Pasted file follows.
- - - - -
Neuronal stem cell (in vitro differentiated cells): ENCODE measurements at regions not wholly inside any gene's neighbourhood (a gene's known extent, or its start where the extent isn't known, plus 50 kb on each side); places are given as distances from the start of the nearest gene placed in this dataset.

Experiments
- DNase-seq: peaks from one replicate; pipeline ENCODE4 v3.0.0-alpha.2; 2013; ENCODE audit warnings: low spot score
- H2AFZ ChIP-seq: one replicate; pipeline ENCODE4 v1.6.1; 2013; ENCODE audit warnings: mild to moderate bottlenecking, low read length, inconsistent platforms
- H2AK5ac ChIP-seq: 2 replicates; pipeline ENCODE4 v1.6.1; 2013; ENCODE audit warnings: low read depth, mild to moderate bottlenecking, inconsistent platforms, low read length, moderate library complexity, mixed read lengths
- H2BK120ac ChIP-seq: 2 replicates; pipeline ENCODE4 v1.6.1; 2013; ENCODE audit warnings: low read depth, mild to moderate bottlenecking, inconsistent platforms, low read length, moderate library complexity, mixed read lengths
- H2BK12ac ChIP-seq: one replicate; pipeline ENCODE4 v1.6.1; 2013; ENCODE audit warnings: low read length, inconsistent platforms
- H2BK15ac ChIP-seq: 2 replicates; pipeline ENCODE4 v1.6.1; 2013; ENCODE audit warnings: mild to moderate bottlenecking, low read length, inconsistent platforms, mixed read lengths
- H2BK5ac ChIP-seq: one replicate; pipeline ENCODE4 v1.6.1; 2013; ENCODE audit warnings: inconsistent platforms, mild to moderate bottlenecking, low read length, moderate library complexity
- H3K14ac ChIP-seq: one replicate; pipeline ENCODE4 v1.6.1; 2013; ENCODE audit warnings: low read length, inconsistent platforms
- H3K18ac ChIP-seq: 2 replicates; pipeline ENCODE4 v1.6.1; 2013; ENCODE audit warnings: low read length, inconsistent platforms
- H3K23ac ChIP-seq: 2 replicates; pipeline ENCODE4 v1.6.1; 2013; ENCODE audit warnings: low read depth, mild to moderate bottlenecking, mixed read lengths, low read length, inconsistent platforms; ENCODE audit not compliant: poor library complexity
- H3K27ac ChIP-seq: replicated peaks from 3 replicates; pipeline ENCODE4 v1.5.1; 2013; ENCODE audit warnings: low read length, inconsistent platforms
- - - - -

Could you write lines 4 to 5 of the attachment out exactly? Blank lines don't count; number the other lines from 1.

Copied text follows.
- H2AFZ ChIP-seq: one replicate; pipeline ENCODE4 v1.6.1; 2013; ENCODE audit warnings: mild to moderate bottlenecking, low read length, inconsistent platforms
- H2AK5ac ChIP-seq: 2 replicates; pipeline ENCODE4 v1.6.1; 2013; ENCODE audit warnings: low read depth, mild to moderate bottlenecking, inconsistent platforms, low read length, moderate library complexity, mixed read lengths